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Acute Kidney Injury


Acute kidney injury (AKI)

is also called acute kidney failure, or acute renal failure. AKI happens when your kidneys suddenly stop working correctly. Normally, the kidneys remove fluid, chemicals, and waste from your blood. These wastes are turned into urine by your kidneys. AKI usually happens over hours or days. When you have AKI, your kidneys do not remove the waste, chemicals, or extra fluid from your body. A normal amount of urine is not produced. AKI is usually temporary, but it may become a chronic kidney condition.

Causes of AKI:

  • Decreased blood flow to the kidney, such as from hypercalcemia (high blood calcium level) or severe heart disease
  • A disease or condition that affects the kidneys, such as hypertension (high blood pressure) or diabetes
  • A blockage in the kidney or ureter, such as a kidney or bladder stone, enlarged prostate, or tumor

Common symptoms include the following:

You may not have any symptoms with early or mild AKI. As AKI progresses, you may have any of the following:

  • Decrease in the amount of urine or no urination
  • Swelling in your arms, legs, or feet
  • Weakness, drowsiness, or no appetite
  • Nausea, flank pain, muscle twitching or muscle cramps
  • Itchy skin, or your, breath or body smells like urine
  • Behavior changes, confusion, disorientation, or seizures

Call 911 if:

  • You have sudden chest pain or trouble breathing.

Seek care immediately if:

  • Your symptoms get worse.

Contact your healthcare provider if:

  • Your symptoms return.
  • Your blood sugar or blood pressure level is not within the range your healthcare provider recommends.
  • You have questions or concerns about your condition or care.

Treatment for AKI

depends upon the cause of your acute kidney injury and how severe it is. Usually, AKI will be monitored in the hospital. If you have mild AKI, you may be able to go home to recover. Your healthcare providers will treat the cause of your AKI. You may need IV fluids if your AKI was caused by little or no fluid in your body. You may need dialysis to remove waste and extra fluid from your body.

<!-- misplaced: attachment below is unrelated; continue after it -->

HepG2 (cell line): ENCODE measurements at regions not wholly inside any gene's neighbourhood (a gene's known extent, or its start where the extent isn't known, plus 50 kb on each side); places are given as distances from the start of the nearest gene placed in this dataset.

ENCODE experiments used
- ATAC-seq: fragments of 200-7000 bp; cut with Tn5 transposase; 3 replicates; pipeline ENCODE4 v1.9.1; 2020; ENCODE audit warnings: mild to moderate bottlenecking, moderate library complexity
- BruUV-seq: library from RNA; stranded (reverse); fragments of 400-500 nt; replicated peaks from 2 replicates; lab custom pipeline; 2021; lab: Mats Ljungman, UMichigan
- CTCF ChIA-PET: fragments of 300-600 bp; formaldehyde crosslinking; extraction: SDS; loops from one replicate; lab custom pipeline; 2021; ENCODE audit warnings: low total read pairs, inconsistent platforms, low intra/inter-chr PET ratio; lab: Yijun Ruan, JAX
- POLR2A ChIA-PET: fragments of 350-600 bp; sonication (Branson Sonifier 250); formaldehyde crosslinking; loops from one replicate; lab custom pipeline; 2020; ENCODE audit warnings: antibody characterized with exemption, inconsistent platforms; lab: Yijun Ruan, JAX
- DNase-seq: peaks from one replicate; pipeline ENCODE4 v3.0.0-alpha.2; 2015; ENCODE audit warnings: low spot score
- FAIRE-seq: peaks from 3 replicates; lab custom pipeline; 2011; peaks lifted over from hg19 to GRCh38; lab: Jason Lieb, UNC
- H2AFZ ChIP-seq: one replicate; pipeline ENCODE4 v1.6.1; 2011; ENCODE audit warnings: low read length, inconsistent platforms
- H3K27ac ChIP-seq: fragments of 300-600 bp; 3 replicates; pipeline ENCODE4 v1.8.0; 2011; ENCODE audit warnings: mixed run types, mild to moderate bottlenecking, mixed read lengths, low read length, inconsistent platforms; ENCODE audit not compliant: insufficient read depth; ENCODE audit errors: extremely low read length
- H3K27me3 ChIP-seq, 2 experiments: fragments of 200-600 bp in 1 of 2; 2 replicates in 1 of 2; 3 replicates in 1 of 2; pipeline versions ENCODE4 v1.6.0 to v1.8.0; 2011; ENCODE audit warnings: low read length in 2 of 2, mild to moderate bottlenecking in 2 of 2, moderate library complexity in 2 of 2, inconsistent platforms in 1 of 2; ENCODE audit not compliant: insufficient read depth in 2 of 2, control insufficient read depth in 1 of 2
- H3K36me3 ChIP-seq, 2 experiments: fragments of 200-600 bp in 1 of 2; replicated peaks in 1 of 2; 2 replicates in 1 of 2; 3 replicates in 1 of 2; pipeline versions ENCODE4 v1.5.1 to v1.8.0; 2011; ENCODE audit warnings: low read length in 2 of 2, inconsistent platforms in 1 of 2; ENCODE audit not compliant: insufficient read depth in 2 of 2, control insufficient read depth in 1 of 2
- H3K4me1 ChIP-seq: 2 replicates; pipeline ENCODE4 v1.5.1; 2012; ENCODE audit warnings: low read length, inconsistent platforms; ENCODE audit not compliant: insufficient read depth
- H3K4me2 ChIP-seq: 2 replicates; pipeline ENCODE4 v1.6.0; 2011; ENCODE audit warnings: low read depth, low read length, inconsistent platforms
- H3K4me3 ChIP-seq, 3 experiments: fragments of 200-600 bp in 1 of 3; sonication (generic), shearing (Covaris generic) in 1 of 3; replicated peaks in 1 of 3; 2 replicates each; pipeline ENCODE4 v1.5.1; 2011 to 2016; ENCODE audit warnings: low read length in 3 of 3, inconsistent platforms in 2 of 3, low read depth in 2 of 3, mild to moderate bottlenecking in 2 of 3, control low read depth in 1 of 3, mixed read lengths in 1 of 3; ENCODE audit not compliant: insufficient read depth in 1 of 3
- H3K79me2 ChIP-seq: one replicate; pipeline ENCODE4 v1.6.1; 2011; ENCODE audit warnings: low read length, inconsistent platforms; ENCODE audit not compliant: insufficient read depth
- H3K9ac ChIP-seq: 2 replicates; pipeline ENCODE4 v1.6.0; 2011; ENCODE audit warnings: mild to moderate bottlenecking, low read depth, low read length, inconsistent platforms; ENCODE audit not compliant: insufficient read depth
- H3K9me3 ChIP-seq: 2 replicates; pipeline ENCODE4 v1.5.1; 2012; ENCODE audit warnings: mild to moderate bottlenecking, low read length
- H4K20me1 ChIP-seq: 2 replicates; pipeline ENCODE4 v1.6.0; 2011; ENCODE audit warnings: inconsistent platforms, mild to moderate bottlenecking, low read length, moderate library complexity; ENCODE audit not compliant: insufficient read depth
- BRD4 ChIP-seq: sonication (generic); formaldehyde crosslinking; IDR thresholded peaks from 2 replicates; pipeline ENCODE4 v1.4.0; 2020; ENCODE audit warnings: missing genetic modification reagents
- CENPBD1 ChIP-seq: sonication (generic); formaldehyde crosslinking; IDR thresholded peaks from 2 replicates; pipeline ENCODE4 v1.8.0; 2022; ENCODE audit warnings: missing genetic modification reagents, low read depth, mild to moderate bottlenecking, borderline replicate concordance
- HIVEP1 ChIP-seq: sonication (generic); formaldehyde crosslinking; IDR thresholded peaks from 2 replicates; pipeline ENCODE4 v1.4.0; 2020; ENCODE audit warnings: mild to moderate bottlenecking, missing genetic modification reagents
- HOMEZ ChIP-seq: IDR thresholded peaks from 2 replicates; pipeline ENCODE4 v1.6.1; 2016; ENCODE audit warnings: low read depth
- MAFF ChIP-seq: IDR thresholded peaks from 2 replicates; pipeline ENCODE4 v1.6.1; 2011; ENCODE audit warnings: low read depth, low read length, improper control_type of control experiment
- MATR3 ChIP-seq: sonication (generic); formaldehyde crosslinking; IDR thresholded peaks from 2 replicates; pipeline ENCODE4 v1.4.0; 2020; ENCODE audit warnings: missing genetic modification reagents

Your healthcare provider may tell you to eat food low in sodium (salt), potassium, phosphorus, or protein. A dietitian can help you plan your meals.

Drink liquids as directed:

Your healthcare provider may recommend that you drink a certain amount of liquids. This will help your kidneys work better and decrease your risk for dehydration. Ask how much liquid to drink each day and which liquids are best for you.

What you can do to manage and prevent AKI:

  • Monitor and manage other health conditions. such as diabetes, high blood pressure, or heart disease. These conditions increase your risk for acute kidney injury. Take your medicines for these conditions as directed. Also, monitor your blood sugar and blood pressure levels as directed. Contact your healthcare provider if your levels are not in the range he or she says it should be.
  • Talk to your healthcare provider before you take over-the-counter-medicine. NSAIDs, stomach medicine, or laxatives may harm your kidneys and increase your risk for acute kidney injury. If it is okay to take the medicine, follow the directions on the package. Do not take more than directed.
  • Tell healthcare providers you have had acute kidney injury before you get contrast liquid for an x-ray or CT scan. Your healthcare provider may give you medicine to prevent kidney problems caused by the liquid.

Follow up with your doctor as directed:

Write down your questions so you remember to ask them during your visits.

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The above information is an educational aid only. It is not intended as medical advice for individual conditions or treatments. Talk to your doctor, nurse or pharmacist before following any medical regimen to see if it is safe and effective for you.

Learn more about Acute Kidney Injury (Ambulatory Care)

Associated drugs

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Further information

Always consult your healthcare provider to ensure the information displayed on this page applies to your personal circumstances.